Eye on the prize: Why accountability matters so much in Jazz’s quest for a title

Utah Jazz guard Donovan Mitchell (45) listens to coach Quin Snyder during an preseason game against the New Orleans Pelicans.

Utah Jazz guard Donovan Mitchell (45) listens to Jazz coach Quin Snyder during an NBA preseason game against the New Orleans Pelicans at Vivint Arena in Salt Lake City on Monday, Oct. 11, 2021. The Jazz won 127-96. | Kristin Murphy, Deseret News

The Utah Jazz have proven themselves in the regular season, but they’re still chasing the dream of winning an NBA title. Could that dream be realized in 2021-22 season?

Donovan Mitchell used to dream of someday becoming an NBA star.

Today, it’s not uncommon for him to see kids wearing his jersey, wearing his signature sneakers, he’s one of the most intriguing and dynamic young stars in the league. It really is a dream come true … almost.

You’d be hard-pressed to find an NBA player who says their dream was to make it to the NBA and be a regular-season champion. That’s not the goal. The ultimate dream is to hoist the Larry O’Brien trophy overhead after winning the NBA Finals, to be a part of a ring ceremony, to raise a championship banner in an arena. That’s the dream, and Mitchell has imagined what it would be like to win a title not just with any NBA team, but with the Utah Jazz.

“The fact that it’s not just the finals, but it’d be the first one in (team) history,” Mitchell said when explaining what it’s like imagining winning a title. “It’s just one of those things that puts a smile on your face.”

In order to achieve that dream, the Jazz will need to take advantage of the rare opportunity they have in front of them. The team is loaded with players who are capable of winning and they are all aware that the window available to them won’t last forever.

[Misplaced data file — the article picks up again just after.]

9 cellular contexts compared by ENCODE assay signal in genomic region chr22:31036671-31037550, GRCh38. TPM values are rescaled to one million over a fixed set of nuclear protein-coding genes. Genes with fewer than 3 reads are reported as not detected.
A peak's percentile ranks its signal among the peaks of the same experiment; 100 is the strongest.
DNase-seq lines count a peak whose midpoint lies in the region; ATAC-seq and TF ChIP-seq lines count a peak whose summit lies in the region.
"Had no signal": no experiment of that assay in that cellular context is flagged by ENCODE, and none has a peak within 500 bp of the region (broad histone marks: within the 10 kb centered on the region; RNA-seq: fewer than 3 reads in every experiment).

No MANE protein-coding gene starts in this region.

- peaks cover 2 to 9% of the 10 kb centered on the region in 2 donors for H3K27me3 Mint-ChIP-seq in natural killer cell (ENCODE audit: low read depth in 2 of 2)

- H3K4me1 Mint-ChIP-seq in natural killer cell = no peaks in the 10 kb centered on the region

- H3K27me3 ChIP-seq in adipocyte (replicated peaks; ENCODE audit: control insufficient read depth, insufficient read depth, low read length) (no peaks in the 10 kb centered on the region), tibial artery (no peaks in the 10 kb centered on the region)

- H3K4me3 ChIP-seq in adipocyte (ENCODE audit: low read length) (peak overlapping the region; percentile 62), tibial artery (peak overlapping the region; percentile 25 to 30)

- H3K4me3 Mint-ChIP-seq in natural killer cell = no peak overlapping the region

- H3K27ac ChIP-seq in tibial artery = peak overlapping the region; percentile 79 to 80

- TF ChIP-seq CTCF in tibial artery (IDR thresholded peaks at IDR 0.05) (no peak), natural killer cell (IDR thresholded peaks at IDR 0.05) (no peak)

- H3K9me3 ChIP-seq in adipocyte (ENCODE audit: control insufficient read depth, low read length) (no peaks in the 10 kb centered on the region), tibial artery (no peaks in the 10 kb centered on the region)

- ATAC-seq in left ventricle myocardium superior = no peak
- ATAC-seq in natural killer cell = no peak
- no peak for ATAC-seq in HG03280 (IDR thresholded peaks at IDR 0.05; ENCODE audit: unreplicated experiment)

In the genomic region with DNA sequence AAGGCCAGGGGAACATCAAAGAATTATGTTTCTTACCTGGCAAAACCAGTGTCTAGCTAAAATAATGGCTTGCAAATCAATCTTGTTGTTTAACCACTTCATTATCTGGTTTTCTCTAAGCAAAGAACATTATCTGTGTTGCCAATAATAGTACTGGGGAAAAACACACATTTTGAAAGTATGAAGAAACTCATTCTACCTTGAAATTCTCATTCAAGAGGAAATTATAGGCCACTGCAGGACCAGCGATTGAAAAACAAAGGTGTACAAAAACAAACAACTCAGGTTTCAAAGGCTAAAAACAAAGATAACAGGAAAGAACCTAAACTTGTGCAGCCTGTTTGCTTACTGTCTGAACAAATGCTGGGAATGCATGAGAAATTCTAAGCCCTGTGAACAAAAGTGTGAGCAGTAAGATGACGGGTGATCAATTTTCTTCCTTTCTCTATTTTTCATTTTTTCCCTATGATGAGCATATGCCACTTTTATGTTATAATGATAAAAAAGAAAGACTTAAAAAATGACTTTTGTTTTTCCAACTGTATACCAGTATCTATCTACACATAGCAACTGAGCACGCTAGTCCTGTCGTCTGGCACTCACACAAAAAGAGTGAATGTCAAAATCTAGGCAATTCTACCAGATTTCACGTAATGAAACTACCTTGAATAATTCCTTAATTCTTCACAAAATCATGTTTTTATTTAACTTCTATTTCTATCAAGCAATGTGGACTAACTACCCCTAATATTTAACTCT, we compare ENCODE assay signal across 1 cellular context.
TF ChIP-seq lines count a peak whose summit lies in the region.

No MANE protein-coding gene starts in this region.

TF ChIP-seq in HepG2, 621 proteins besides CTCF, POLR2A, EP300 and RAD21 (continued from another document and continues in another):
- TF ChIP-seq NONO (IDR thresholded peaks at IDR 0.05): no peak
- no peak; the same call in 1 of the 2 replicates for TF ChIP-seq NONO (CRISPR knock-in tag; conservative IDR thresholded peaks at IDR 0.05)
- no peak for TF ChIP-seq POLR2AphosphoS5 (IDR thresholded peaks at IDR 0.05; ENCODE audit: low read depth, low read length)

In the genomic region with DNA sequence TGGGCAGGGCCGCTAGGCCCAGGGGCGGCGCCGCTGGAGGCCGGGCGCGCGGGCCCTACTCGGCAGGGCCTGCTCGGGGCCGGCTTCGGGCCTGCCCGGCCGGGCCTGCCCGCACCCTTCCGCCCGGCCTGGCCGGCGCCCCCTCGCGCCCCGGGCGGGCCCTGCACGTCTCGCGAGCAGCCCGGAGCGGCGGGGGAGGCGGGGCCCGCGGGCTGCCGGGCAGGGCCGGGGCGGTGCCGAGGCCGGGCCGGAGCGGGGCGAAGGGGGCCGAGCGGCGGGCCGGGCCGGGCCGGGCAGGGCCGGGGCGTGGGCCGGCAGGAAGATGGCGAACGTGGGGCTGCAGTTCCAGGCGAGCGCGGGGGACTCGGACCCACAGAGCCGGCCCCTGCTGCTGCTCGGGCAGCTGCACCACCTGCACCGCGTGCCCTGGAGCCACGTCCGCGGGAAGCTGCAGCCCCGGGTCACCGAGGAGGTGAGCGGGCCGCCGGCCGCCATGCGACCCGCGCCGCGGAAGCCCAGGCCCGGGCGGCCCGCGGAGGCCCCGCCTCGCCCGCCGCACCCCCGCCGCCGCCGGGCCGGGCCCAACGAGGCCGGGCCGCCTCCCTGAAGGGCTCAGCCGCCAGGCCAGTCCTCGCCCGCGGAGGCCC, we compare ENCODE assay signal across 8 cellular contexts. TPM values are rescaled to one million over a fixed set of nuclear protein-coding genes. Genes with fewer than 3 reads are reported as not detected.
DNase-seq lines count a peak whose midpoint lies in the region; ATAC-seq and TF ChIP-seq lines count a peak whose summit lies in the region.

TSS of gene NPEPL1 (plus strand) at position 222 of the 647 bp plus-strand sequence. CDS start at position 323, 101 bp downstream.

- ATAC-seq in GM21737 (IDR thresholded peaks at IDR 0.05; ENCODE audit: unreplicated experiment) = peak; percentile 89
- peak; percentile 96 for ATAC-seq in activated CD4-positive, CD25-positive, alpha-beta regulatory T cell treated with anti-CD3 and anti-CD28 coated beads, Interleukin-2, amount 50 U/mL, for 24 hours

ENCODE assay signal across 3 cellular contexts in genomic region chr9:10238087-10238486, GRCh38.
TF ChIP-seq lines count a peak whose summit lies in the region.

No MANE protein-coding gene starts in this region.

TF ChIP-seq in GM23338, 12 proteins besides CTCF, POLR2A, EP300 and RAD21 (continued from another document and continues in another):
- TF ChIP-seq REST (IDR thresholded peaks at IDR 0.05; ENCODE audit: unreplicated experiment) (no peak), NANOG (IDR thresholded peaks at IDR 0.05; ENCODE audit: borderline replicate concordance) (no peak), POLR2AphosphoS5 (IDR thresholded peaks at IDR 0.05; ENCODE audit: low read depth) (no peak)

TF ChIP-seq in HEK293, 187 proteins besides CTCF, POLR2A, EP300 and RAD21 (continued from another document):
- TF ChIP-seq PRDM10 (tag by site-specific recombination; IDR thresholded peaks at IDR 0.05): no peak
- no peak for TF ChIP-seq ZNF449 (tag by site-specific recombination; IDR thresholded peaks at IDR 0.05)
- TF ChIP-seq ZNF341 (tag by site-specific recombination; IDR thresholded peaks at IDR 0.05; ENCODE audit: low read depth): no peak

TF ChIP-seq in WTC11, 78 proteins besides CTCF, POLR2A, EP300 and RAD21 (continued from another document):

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The Jazz have proven that they are a team that can dominate in the regular season. They are widely expected to be one of the top teams in the Western Conference through the regular season and to have a top seed going into the playoffs. But that regular-season success means nothing if they can’t take things to the next level. First- or second-round playoff exits will not cut it. They have to prove that they’re more than just a great regular-season team.

“After last year — obviously falling short — after the regular season that we had it’s obviously disappointing,” Joe Ingles said. “The regular season is great, but you don’t get anything for winning the regular season. You want to win in the playoffs.”

Looking back while moving forward

The Jazz held training camp in Las Vegas for a couple of reasons. First, Jazz coach Quin Snyder wanted to give the team a chance to bond in a bit of an isolated environment. Second, there were some finishing touches on renovations at Zions Bank Basketball Campus that needed to be wrapped up. And finally, Snyder wanted the team to process what happened last season, to really talk it through.

Certainly there are things that can be taken …read more

Source:: Deseret News – Sports News


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